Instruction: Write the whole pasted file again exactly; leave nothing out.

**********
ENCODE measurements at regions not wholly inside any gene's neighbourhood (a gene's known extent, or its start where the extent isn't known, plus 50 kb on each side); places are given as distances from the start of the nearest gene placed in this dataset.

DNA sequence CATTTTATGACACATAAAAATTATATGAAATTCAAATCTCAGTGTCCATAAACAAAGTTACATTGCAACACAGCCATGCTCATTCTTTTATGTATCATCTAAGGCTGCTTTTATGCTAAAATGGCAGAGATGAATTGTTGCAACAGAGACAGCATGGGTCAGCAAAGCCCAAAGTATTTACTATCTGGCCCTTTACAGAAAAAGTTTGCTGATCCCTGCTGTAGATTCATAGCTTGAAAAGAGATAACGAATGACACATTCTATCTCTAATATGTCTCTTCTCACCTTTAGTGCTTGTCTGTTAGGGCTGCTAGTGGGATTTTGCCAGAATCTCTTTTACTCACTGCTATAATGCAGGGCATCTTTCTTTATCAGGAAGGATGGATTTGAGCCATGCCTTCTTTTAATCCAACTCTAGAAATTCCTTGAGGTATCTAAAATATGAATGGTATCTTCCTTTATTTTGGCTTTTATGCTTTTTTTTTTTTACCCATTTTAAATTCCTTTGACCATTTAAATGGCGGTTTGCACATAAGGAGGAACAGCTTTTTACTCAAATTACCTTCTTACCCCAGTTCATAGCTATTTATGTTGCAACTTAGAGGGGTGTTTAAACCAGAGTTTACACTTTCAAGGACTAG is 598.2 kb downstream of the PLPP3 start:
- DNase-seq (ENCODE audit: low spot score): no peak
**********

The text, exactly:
ENCODE measurements at regions not wholly inside any gene's neighbourhood (a gene's known extent, or its start where the extent isn't known, plus 50 kb on each side); places are given as distances from the start of the nearest gene placed in this dataset.

DNA sequence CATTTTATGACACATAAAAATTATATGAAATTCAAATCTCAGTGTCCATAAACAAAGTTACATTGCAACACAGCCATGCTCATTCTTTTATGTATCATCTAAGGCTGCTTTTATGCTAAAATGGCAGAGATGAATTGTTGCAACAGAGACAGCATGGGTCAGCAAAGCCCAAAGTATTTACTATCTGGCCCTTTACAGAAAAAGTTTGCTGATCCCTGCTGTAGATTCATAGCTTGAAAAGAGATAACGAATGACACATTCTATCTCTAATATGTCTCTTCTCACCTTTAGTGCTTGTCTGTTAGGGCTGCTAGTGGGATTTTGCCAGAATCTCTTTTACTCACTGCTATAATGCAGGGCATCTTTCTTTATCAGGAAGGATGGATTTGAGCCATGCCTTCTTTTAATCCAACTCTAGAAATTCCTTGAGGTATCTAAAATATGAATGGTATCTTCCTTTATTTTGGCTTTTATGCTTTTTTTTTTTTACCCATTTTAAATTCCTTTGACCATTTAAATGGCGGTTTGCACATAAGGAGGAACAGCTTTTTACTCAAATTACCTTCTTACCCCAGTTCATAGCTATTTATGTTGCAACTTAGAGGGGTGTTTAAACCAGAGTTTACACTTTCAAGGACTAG is 598.2 kb downstream of the PLPP3 start:
- DNase-seq (ENCODE audit: low spot score): no peak